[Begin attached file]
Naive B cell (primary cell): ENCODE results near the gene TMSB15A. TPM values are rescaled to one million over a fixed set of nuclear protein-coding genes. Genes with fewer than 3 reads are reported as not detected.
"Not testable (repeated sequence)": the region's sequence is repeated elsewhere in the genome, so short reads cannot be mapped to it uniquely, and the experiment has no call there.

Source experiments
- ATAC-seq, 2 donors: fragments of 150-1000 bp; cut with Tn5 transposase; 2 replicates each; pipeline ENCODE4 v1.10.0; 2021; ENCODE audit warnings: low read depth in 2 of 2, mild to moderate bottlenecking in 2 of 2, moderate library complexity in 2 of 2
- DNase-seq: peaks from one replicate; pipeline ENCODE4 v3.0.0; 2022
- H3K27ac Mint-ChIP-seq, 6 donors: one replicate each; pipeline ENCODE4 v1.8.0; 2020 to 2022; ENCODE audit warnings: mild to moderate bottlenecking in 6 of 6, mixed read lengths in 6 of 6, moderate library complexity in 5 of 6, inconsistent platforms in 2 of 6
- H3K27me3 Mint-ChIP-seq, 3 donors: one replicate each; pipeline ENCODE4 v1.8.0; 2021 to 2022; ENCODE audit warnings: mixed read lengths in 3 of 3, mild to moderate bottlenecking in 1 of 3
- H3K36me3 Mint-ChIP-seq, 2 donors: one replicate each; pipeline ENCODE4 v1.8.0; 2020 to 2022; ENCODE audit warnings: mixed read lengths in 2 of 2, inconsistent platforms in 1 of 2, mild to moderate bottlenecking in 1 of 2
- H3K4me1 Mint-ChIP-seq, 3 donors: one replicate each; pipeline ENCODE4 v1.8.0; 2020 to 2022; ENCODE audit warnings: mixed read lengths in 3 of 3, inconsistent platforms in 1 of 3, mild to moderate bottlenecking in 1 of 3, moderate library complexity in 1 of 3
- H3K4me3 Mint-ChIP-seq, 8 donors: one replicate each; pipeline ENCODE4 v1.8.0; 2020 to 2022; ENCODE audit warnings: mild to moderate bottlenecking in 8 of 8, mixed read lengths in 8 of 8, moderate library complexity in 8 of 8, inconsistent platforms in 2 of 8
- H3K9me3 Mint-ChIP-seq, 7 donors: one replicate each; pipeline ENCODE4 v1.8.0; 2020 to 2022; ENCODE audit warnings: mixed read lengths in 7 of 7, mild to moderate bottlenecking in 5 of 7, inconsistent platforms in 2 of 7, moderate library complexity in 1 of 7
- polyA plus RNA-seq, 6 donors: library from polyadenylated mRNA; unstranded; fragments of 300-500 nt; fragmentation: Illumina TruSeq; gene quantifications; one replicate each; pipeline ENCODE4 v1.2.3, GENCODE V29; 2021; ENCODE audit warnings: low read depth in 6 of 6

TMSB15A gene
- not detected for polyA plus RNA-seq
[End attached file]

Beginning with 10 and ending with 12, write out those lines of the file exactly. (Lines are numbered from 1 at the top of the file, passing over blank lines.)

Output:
- H3K4me3 Mint-ChIP-seq, 8 donors: one replicate each; pipeline ENCODE4 v1.8.0; 2020 to 2022; ENCODE audit warnings: mild to moderate bottlenecking in 8 of 8, mixed read lengths in 8 of 8, moderate library complexity in 8 of 8, inconsistent platforms in 2 of 8
- H3K9me3 Mint-ChIP-seq, 7 donors: one replicate each; pipeline ENCODE4 v1.8.0; 2020 to 2022; ENCODE audit warnings: mixed read lengths in 7 of 7, mild to moderate bottlenecking in 5 of 7, inconsistent platforms in 2 of 7, moderate library complexity in 1 of 7
- polyA plus RNA-seq, 6 donors: library from polyadenylated mRNA; unstranded; fragments of 300-500 nt; fragmentation: Illumina TruSeq; gene quantifications; one replicate each; pipeline ENCODE4 v1.2.3, GENCODE V29; 2021; ENCODE audit warnings: low read depth in 6 of 6